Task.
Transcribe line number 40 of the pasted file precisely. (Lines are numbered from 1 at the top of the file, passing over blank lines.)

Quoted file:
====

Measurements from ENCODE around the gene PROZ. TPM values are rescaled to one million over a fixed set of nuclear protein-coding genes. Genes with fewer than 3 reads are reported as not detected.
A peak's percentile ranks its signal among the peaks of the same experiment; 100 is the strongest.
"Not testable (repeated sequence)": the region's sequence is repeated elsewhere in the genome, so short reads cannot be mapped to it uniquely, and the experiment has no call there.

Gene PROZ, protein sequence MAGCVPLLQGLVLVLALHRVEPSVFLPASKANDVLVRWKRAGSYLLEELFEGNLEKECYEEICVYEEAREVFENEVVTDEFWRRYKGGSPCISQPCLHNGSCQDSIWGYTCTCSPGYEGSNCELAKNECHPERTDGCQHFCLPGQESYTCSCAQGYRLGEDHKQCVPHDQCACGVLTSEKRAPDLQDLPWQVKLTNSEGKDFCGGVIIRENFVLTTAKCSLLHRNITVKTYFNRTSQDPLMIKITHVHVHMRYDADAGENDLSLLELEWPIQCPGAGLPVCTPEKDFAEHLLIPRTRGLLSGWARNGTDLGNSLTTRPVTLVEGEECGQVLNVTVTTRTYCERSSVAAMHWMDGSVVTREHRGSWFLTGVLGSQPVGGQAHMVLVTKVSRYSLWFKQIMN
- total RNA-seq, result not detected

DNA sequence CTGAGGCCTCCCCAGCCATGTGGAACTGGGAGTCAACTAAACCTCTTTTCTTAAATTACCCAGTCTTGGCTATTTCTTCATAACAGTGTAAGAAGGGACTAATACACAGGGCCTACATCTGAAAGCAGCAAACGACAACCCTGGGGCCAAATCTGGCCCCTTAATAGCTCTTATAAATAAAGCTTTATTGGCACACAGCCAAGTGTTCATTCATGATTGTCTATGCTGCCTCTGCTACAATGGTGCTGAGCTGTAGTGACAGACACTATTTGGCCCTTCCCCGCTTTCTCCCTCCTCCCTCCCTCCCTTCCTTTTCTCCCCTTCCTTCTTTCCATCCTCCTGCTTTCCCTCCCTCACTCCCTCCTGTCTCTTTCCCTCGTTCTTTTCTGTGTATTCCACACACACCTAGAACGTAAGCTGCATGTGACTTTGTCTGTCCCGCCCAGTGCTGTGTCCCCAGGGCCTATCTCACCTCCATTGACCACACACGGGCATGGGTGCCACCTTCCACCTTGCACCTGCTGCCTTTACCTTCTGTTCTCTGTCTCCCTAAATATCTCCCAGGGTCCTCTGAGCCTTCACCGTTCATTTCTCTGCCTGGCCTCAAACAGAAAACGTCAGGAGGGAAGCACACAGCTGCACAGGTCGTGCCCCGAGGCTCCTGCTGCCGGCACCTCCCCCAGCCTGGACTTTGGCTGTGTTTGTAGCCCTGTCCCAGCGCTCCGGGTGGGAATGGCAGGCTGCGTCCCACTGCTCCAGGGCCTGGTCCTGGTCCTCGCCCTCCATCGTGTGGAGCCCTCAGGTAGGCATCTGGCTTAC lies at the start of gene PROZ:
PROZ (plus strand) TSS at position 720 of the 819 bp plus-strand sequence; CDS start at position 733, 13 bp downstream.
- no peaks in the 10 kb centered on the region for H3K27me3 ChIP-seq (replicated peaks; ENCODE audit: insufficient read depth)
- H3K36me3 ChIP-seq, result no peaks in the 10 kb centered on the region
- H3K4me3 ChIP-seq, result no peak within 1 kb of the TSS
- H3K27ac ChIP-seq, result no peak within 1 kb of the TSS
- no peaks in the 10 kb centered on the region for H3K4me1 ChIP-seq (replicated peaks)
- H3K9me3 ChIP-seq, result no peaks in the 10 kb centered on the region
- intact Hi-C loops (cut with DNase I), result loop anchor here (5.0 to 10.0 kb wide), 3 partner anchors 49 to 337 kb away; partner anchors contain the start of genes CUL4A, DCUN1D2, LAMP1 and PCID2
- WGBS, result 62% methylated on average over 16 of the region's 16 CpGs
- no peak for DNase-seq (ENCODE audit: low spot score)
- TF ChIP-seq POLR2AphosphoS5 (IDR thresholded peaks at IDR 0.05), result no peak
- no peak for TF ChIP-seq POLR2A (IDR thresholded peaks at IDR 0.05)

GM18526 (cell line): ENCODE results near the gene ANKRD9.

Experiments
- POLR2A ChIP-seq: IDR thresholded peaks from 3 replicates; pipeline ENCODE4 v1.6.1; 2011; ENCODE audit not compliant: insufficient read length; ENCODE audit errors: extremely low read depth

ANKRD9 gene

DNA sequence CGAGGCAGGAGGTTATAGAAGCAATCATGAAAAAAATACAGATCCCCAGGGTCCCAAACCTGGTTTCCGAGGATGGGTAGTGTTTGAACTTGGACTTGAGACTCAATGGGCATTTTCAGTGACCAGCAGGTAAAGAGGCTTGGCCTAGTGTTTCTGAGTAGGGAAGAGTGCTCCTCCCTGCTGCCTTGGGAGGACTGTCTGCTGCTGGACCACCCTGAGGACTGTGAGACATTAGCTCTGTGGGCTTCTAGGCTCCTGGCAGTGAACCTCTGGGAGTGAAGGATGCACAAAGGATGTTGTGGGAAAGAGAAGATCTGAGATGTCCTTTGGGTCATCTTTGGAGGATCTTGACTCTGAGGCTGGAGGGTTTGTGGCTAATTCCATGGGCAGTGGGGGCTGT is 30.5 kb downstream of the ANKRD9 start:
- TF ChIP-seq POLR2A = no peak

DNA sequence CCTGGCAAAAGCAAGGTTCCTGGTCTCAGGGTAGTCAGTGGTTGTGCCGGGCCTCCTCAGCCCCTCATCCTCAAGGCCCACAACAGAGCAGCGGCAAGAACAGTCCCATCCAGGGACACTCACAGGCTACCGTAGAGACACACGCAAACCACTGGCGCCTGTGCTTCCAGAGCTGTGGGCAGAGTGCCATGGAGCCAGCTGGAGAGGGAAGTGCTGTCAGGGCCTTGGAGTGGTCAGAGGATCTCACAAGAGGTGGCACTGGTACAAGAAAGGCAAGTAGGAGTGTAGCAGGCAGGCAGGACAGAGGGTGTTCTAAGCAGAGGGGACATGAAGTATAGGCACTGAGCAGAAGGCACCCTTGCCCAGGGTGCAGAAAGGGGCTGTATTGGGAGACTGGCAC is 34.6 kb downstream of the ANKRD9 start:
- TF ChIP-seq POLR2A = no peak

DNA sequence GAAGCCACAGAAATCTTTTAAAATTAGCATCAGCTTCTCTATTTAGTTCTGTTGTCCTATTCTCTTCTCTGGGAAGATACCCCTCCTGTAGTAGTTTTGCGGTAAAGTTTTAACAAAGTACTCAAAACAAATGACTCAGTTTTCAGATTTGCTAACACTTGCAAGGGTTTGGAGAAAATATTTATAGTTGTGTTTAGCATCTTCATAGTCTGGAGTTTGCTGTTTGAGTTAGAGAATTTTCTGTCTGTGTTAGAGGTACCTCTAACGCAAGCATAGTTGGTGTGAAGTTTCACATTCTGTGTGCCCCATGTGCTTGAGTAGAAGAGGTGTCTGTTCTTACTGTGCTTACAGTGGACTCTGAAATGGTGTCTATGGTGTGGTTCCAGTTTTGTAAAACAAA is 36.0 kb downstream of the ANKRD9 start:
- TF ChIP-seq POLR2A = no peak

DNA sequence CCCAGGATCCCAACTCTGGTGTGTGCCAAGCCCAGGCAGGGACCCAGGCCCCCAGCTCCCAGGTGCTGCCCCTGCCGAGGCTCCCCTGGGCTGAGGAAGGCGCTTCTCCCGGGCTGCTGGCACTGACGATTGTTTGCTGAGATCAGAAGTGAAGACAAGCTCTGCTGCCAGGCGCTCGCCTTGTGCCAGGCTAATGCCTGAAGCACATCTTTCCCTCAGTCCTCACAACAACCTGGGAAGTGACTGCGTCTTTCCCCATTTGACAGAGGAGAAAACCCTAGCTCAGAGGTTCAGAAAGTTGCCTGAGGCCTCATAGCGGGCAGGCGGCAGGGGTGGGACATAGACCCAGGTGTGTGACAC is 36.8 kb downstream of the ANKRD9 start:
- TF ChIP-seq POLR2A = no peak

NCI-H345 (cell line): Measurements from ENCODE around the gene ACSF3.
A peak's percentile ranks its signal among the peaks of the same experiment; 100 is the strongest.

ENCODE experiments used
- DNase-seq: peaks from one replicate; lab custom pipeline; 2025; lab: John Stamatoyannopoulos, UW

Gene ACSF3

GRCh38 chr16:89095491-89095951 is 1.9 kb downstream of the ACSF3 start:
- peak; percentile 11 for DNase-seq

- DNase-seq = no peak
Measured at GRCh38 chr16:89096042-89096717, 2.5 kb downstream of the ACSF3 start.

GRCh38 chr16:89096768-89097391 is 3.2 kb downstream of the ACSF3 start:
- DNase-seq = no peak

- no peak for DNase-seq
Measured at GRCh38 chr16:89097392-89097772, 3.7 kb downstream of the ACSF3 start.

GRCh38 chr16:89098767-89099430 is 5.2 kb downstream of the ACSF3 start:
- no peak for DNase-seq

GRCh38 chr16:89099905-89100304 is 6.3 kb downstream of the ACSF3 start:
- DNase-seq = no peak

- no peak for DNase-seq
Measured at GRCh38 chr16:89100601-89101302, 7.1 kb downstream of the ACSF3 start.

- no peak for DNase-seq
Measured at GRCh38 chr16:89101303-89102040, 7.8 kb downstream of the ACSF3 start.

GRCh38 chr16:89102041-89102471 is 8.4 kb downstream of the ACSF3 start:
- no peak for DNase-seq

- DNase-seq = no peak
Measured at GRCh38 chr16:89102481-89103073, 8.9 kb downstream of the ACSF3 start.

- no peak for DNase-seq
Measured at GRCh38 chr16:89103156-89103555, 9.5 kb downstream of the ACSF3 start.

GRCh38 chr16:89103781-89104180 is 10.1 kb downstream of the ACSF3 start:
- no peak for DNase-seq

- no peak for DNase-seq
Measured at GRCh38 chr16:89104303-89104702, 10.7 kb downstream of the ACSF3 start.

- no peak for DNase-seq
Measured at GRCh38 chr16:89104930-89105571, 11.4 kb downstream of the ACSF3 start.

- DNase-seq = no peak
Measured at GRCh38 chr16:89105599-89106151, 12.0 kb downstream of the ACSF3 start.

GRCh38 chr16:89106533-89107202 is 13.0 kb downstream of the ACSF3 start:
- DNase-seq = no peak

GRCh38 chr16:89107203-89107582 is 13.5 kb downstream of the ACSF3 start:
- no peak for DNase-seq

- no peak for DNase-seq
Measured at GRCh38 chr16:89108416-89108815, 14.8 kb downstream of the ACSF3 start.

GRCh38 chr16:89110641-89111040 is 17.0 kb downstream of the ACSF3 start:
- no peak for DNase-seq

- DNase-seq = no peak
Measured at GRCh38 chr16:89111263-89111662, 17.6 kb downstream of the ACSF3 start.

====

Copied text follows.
GRCh38 chr16:89096768-89097391 is 3.2 kb downstream of the ACSF3 start: